In some embodiments, a hardware module may be implemented mechanically, electronically, or with any suitable combination thereof. For example, a hardware module may include dedicated circuitry or logic that is permanently configured to perform certain operations. For example, a hardware module may be a special-purpose processor, such as a field-programmable gate array (FPGA) or an Application Specific Integrated Circuit (ASIC). A hardware module may also include programmable logic or circuitry that is temporarily configured by software to perform certain operations. For example, a hardware module may include software encompassed within a general-purpose processor or other programmable processor. It will be appreciated that the decision to implement a hardware module mechanically, in dedicated and permanently configured circuitry, or in temporarily configured circuitry (e.g., configured by software) may be driven by cost and time considerations.

Accordingly, the phrase “hardware module” should be understood to encompass a tangible entity, be that an entity that is physically constructed, permanently configured (e.g., hardwired), or temporarily configured (e.g., programmed) to operate in a certain manner or to perform certain operations described herein. As used herein, “hardware-implemented module” refers to a hardware module. Considering embodiments in which hardware modules are temporarily configured (e.g., programmed), each of the hardware modules need not be configured or instantiated at any one instance in time. For example, where a hardware module comprises a general-purpose processor configured by software to become a special-purpose processor, the general-purpose processor may be configured as respectively different special-purpose processors (e.g., comprising different hardware modules) at different times. Software may accordingly configure a particular processor or processors, for example, to constitute a particular hardware module at one instance of time and to constitute a different hardware module at a different instance of time.

Hardware modules can provide information to, and receive information from, other hardware modules. Accordingly, the described hardware modules may be regarded as being communicatively coupled. Where multiple hardware modules exist contemporaneously, communications may be achieved through signal transmission (e.g., over appropriate circuits and buses) between or among two or more of the hardware modules. In embodiments in which multiple hardware modules are configured or instantiated at different times, communications between such hardware modules may be achieved, for example, through the storage and retrieval of information in memory structures to which the multiple hardware modules have access. For example, one hardware module may perform an operation and store the output of that operation in a memory device to which it is communicatively coupled. A further hardware module may then, at a later time, access the memory device to retrieve and process the stored output. Hardware modules may also initiate communications with input or output devices, and can operate on a resource (e.g., a collection of information).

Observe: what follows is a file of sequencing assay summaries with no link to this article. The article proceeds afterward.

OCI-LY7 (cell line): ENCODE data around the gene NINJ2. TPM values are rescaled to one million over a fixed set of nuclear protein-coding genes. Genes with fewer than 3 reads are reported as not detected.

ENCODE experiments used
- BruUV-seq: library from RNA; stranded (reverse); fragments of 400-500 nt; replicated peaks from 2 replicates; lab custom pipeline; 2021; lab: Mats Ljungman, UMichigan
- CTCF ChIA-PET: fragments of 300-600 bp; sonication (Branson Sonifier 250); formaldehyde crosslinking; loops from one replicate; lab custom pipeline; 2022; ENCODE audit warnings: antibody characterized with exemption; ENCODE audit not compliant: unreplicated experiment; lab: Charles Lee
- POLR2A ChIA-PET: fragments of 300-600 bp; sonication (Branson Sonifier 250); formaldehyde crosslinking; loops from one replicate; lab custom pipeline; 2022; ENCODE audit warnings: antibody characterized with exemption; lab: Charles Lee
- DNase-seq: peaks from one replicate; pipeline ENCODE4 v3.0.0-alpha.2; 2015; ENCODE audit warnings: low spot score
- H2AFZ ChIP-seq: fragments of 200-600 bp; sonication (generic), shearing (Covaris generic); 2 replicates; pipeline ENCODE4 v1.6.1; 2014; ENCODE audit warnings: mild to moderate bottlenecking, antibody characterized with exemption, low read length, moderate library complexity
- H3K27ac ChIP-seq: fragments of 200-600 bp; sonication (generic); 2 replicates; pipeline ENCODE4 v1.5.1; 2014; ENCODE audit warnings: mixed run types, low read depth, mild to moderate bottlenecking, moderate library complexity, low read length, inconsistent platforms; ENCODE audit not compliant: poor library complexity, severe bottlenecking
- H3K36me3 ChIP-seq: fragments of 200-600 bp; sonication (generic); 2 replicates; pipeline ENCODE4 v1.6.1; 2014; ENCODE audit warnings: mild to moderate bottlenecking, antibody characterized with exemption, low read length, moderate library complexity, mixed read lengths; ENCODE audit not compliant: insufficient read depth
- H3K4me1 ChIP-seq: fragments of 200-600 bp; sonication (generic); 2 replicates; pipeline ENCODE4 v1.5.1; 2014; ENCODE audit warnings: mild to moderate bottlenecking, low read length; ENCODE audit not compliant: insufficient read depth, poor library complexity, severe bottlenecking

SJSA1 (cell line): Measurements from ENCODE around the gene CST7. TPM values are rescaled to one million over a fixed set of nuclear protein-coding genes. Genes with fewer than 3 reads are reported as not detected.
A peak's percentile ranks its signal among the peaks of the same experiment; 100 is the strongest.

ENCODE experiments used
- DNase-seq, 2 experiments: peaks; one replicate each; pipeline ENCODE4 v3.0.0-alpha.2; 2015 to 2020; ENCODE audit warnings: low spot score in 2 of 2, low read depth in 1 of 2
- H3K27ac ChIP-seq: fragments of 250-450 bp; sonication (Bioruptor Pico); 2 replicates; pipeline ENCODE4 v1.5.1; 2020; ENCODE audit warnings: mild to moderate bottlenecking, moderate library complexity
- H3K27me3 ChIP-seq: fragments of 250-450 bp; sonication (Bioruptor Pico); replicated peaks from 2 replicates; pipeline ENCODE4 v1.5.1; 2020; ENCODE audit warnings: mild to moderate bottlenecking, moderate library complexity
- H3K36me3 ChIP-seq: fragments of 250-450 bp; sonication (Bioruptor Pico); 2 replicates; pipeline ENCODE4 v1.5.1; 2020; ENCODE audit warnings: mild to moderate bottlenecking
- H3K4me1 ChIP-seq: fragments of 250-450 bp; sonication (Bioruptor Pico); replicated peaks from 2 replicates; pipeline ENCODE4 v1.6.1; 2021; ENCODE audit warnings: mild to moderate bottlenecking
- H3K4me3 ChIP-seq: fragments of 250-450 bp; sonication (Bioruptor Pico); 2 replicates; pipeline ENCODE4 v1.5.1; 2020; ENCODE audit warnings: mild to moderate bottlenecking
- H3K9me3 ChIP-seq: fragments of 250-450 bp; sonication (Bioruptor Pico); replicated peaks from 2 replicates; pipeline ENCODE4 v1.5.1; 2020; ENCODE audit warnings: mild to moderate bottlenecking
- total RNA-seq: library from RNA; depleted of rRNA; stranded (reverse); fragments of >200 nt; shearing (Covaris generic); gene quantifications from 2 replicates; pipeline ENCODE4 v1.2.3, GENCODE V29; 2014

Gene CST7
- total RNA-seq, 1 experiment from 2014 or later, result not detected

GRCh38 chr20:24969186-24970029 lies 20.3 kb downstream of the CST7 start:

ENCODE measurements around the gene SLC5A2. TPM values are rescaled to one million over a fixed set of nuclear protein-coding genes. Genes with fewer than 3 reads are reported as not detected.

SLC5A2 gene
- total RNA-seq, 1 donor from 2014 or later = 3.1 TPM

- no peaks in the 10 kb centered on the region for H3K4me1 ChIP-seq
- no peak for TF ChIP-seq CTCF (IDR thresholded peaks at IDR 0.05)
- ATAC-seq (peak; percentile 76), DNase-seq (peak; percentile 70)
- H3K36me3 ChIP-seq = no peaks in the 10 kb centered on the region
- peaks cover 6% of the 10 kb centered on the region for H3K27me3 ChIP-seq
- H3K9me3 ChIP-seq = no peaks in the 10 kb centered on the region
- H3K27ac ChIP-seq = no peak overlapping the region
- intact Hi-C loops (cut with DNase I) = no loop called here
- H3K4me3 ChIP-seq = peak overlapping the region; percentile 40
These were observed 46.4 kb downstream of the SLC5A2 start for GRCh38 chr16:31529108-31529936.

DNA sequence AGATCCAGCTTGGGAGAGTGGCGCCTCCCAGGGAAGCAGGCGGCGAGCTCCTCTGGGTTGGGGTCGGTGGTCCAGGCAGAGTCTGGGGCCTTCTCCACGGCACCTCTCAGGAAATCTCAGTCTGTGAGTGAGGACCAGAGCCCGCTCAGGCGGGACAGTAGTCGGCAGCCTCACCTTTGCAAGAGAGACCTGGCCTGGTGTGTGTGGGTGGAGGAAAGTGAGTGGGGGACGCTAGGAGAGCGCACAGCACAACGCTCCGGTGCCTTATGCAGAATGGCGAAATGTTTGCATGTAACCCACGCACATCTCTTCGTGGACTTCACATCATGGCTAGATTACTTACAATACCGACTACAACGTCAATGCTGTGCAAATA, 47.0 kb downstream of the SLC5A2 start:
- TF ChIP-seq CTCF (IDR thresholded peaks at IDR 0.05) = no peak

The various operations of example methods described herein may be performed, at least partially, by one or more processors that are temporarily configured (e.g., by software) or permanently configured to perform the relevant operations. Whether temporarily or permanently configured, such processors may constitute processor-implemented modules that operate to perform one or more operations or functions described herein. As used herein, “processor-implemented module” refers to a hardware module implemented using one or more processors.

Similarly, the methods described herein may be at least partially processor-implemented, with a particular processor or processors being an example of hardware. For example, at least some of the operations of a method may be performed by one or more processors or processor-implemented modules. Moreover, the one or more processors may also operate to support performance of the relevant operations in a “cloud computing” environment or as a “software as a service” (SaaS). For example, at least some of the operations may be performed by a group of computers (as examples of machines including processors), with these operations being accessible via a network (e.g., the Internet) and via one or more appropriate interfaces (e.g., an API).

The performance of certain of the operations may be distributed among the processors, not only residing within a single machine, but deployed across a number of machines. In some example embodiments, the processors or processor-implemented modules may be located in a single geographic location (e.g., within a home environment, an office environment, or a server farm). In other example embodiments, the processors or processor-implemented modules may be distributed across a number of geographic locations.